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What is Extra Care Housing and How is it Funded?

By: Sarah O'Hara BA (hons) - Updated: 23 Oct 2013 | comments*Discuss
Extra Care Housing Independent Living

Extra care housing is also known as ‘very sheltered housing’ and is a form of assisted living. Extra care housing allows those with care needs (usually elderly people in this case) to still get the care they need without having to move out of their own homes and into a care home. Extra care housing allows many older people to live independently and in their own homes for longer.

Extra care housing is growing in popularity as an option for the elderly and the government recently pledged an extra £80 million of funding for extra care housing.

Types of Extra Care Housing

There are many types of extra care housing, which cater for a wide range of needs and budgets. Some extra care housing is to rent, some is to buy and some is available on a part-ownership basis.

Extra care housing is built and owned by either the Housing Association, a private company or the council.

Extra care housing may come in the form of:

  • A retirement village
  • A block of apartments or flats
  • A bungalow development

Extra care housing usually provides most of the facilities that residents need on-site, for example a laundry, a community area and sometimes even a restaurant.

Residents of extra care housing will have access to care either on-site or through a care home, as extra care housing is often built very close to or next to care homes.

Who Benefits From Extra Care Housing?

Extra care housing allows elderly people to live independently for longer, and many choose it as an alternative to residential care. It allows them more privacy and choice in their lives.

Extra care housing can also be a good temporary option for someone recovering from an illness or operation, or somebody who is thinking of moving into residential care in the future.

Extra care housing can be especially beneficial for those who want to live with a partner or friend. For couples who have lived together most of their adult lives, one or both of them moving into care homes separately can be very distressing for them. There have been a number of cases reported of couples who have not been able to stay together in residential care homes and this is a matter of concern for both the government and the public.

Paying for Extra Care Housing

The cost of extra care housing varies depending on who it is run by and what your needs are. Extra care housing schemes run by the council or Housing Association will usually be affordable.

When you live in extra care housing there are three components to what you’ll have to pay:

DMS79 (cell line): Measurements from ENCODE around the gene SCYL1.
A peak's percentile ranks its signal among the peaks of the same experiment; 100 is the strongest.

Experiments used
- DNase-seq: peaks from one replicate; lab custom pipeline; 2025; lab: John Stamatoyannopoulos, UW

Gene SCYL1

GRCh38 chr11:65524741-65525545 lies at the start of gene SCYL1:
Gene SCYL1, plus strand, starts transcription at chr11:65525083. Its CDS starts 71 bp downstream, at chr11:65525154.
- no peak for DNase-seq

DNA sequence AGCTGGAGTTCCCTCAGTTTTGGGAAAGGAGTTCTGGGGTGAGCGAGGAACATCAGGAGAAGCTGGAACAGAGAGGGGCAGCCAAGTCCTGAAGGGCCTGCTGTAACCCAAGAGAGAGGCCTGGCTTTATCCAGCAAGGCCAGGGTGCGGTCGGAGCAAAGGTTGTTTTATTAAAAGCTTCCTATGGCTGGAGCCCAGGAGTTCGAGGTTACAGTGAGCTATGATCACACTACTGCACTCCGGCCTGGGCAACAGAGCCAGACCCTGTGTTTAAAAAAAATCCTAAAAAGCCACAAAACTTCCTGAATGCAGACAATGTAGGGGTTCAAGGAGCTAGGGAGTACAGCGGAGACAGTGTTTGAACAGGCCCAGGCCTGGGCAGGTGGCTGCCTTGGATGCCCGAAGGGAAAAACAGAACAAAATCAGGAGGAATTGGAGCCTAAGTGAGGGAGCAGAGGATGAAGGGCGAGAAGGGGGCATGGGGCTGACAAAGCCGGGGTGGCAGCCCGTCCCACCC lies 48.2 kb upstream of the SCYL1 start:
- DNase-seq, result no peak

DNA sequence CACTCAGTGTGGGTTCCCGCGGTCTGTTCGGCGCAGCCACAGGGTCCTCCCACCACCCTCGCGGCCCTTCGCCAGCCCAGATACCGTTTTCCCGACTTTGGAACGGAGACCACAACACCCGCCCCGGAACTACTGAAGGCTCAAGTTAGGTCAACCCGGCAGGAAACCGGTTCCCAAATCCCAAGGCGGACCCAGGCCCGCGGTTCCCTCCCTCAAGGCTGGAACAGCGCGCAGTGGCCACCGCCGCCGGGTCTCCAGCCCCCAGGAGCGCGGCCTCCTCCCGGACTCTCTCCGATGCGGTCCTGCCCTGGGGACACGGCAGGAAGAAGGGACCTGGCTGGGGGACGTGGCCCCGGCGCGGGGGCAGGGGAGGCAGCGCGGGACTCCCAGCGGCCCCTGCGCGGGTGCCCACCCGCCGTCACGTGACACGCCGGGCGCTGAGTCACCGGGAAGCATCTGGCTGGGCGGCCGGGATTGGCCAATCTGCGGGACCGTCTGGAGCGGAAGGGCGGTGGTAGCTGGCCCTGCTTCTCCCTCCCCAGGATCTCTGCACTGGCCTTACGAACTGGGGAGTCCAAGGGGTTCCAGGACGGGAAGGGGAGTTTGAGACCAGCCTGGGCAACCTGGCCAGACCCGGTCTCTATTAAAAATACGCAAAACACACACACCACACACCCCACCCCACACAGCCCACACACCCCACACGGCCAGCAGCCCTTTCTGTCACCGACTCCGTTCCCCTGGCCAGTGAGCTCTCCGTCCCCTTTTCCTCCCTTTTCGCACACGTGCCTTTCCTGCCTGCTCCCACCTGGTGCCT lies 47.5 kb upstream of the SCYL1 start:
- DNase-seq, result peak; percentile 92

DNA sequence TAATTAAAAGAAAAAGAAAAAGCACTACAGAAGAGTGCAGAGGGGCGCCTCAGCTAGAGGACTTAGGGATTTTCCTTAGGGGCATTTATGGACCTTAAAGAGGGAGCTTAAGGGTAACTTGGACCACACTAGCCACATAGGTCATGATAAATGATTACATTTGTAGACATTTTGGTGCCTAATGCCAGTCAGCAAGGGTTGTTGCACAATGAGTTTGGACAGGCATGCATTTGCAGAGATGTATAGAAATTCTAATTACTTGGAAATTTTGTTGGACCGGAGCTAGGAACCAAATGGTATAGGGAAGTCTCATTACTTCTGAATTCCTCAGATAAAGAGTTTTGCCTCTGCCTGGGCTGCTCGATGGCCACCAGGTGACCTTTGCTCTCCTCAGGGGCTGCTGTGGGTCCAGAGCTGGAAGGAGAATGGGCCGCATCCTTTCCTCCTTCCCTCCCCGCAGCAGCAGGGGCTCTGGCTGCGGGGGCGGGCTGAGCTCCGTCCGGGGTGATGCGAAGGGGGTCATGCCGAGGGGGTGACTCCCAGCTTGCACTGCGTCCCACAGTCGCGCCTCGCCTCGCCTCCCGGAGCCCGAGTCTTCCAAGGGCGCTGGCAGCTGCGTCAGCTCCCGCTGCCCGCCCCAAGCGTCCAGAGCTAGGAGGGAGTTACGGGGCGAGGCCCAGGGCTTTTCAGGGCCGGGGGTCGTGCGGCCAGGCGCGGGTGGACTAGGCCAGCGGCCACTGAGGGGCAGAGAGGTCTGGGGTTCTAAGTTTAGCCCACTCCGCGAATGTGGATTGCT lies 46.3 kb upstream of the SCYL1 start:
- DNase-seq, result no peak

• Rent/mortgage

You can often rent, buy or part-buy/part-rent your accommodation and pay on a monthly basis as you would in most types of housing. You may qualify for Housing Benefit or other benefits to help pay for the rent, depending on your income. If you want help to pay for extra care housing, the council will carry out a financial assessment of your assets to work out the help you’re entitled to.

  • Service charges

There will usually be service charges for the maintenance and staffing of the communal areas of extra care housing. This is usually the case with any managed property.

  • Care

You may have a number of care needs, such as needing help moving around or needing help with washing, dressing and cooking. A social worker will carry out an assessment of your care needs. Depending on your financial assessment help may be available to pay for them. The costs and criteria for help for care vary from council to council.

Extra care housing can be an excellent option for those needing care but who want to live as independently as possible. If you are thinking about extra care housing but are worried that you can’t afford it, speak to you Local Authority or social worker to make sure you’re aware of all the help you could receive.

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Our Charity of Trustees has stopped paying water rates from our weekly maintenance charges. They have now integrated the water rate cost to their residents. (£22.50 per month is a large increase to our monthly expenses, from our basic state pension. In fact; it’s larger than this year’s Government increase in state pensions) We were given a resident’s handbook in December 2003, setting out the rules. In chapter three, it clearly states: the amount of WMC goes towards the cost of running the Alms-house’s which included: - water & sewerage and other services. We were not given notice of this change, until August this year. Just to survive on the State Pension at this moment in time; we really do need to be extremely prudent with our money. I don’t think my wife and I will starve or become destitute from this change, but it sure makes life much more difficult. My very real concerns are the uncertainty, of what future plans they may implement next, to attack our ever depleting state pension? My question; Are they playing by the rules of law?
Dougie - 23-Oct-13 @ 3:48 PM
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